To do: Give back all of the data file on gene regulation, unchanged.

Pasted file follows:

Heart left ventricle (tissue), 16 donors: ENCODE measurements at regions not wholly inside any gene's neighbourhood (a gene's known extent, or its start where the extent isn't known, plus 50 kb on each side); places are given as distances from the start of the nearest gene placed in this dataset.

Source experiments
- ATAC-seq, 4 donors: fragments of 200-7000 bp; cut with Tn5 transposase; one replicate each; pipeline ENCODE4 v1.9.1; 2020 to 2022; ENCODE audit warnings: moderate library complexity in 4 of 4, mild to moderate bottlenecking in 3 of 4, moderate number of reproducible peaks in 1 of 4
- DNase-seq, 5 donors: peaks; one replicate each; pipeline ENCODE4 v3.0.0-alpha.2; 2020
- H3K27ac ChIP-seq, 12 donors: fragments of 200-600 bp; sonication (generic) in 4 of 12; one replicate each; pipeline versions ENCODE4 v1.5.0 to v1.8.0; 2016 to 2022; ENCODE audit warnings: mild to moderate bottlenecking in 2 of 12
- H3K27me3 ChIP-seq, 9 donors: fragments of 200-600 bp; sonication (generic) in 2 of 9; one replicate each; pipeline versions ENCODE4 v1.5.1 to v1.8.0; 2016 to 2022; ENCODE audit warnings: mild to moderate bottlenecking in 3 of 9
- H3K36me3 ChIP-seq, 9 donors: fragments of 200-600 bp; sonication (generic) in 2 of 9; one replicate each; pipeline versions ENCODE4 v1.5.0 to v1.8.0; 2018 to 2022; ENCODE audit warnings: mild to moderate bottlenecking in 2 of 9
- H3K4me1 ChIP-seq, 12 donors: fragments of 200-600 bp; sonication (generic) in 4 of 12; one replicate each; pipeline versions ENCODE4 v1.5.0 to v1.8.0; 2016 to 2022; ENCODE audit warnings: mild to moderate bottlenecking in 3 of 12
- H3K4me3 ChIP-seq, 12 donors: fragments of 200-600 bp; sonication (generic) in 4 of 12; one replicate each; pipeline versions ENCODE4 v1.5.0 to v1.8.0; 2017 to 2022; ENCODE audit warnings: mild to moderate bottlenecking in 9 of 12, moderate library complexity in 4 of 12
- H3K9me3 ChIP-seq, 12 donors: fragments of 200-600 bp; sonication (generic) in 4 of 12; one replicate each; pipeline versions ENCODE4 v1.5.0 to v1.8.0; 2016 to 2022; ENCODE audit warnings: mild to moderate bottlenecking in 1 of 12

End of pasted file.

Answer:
Heart left ventricle (tissue), 16 donors: ENCODE measurements at regions not wholly inside any gene's neighbourhood (a gene's known extent, or its start where the extent isn't known, plus 50 kb on each side); places are given as distances from the start of the nearest gene placed in this dataset.

Source experiments
- ATAC-seq, 4 donors: fragments of 200-7000 bp; cut with Tn5 transposase; one replicate each; pipeline ENCODE4 v1.9.1; 2020 to 2022; ENCODE audit warnings: moderate library complexity in 4 of 4, mild to moderate bottlenecking in 3 of 4, moderate number of reproducible peaks in 1 of 4
- DNase-seq, 5 donors: peaks; one replicate each; pipeline ENCODE4 v3.0.0-alpha.2; 2020
- H3K27ac ChIP-seq, 12 donors: fragments of 200-600 bp; sonication (generic) in 4 of 12; one replicate each; pipeline versions ENCODE4 v1.5.0 to v1.8.0; 2016 to 2022; ENCODE audit warnings: mild to moderate bottlenecking in 2 of 12
- H3K27me3 ChIP-seq, 9 donors: fragments of 200-600 bp; sonication (generic) in 2 of 9; one replicate each; pipeline versions ENCODE4 v1.5.1 to v1.8.0; 2016 to 2022; ENCODE audit warnings: mild to moderate bottlenecking in 3 of 9
- H3K36me3 ChIP-seq, 9 donors: fragments of 200-600 bp; sonication (generic) in 2 of 9; one replicate each; pipeline versions ENCODE4 v1.5.0 to v1.8.0; 2018 to 2022; ENCODE audit warnings: mild to moderate bottlenecking in 2 of 9
- H3K4me1 ChIP-seq, 12 donors: fragments of 200-600 bp; sonication (generic) in 4 of 12; one replicate each; pipeline versions ENCODE4 v1.5.0 to v1.8.0; 2016 to 2022; ENCODE audit warnings: mild to moderate bottlenecking in 3 of 12
- H3K4me3 ChIP-seq, 12 donors: fragments of 200-600 bp; sonication (generic) in 4 of 12; one replicate each; pipeline versions ENCODE4 v1.5.0 to v1.8.0; 2017 to 2022; ENCODE audit warnings: mild to moderate bottlenecking in 9 of 12, moderate library complexity in 4 of 12
- H3K9me3 ChIP-seq, 12 donors: fragments of 200-600 bp; sonication (generic) in 4 of 12; one replicate each; pipeline versions ENCODE4 v1.5.0 to v1.8.0; 2016 to 2022; ENCODE audit warnings: mild to moderate bottlenecking in 1 of 12